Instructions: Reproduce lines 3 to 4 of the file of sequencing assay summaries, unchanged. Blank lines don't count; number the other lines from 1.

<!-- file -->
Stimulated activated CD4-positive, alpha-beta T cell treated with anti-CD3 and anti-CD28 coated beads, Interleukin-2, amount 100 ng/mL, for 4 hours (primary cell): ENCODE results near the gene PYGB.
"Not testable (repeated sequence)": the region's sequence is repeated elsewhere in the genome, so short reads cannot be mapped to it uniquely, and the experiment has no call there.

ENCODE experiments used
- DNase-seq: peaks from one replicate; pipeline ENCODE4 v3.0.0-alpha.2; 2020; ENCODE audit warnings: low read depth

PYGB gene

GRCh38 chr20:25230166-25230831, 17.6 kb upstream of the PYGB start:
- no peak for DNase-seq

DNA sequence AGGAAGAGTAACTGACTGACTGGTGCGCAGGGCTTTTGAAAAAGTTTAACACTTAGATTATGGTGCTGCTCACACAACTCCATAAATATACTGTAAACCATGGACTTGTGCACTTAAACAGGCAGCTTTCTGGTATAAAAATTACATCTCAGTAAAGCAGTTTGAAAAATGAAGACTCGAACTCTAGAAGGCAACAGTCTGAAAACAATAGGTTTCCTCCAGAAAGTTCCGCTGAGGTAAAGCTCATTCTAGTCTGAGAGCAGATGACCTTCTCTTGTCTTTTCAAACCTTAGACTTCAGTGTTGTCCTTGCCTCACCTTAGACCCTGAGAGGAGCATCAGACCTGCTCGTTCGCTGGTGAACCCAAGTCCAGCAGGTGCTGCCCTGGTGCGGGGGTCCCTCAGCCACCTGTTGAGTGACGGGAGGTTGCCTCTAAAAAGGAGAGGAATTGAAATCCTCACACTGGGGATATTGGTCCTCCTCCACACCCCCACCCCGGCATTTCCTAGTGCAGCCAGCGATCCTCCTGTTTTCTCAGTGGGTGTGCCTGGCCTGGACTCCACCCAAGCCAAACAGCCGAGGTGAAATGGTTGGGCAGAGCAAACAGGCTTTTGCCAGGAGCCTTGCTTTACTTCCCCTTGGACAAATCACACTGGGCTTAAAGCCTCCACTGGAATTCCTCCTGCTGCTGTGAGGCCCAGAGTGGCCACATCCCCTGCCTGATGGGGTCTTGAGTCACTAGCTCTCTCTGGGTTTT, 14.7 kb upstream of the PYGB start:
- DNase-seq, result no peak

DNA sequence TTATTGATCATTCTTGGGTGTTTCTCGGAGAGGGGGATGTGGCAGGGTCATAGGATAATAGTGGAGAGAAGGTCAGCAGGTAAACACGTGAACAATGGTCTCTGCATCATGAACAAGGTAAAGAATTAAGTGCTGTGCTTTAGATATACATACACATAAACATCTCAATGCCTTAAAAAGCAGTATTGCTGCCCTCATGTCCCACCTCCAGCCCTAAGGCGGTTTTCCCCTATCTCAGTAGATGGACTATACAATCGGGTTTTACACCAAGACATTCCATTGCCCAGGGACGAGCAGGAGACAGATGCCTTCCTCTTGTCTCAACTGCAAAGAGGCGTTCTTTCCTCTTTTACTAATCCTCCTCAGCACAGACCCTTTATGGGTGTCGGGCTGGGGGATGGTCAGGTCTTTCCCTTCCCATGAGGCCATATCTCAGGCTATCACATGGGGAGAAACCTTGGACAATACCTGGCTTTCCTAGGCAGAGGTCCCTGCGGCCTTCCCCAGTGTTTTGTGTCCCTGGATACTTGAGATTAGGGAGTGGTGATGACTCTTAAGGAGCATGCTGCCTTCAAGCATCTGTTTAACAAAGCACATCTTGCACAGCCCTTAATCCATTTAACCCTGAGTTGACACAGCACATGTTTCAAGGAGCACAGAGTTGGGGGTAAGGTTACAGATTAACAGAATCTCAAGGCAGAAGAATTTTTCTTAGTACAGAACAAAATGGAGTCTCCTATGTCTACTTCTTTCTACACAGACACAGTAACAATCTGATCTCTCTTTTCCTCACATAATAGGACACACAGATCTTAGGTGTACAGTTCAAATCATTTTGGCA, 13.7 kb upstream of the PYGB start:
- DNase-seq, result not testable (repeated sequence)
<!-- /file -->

ENCODE experiments used
- DNase-seq: peaks from one replicate; pipeline ENCODE4 v3.0.0-alpha.2; 2020; ENCODE audit warnings: low read depth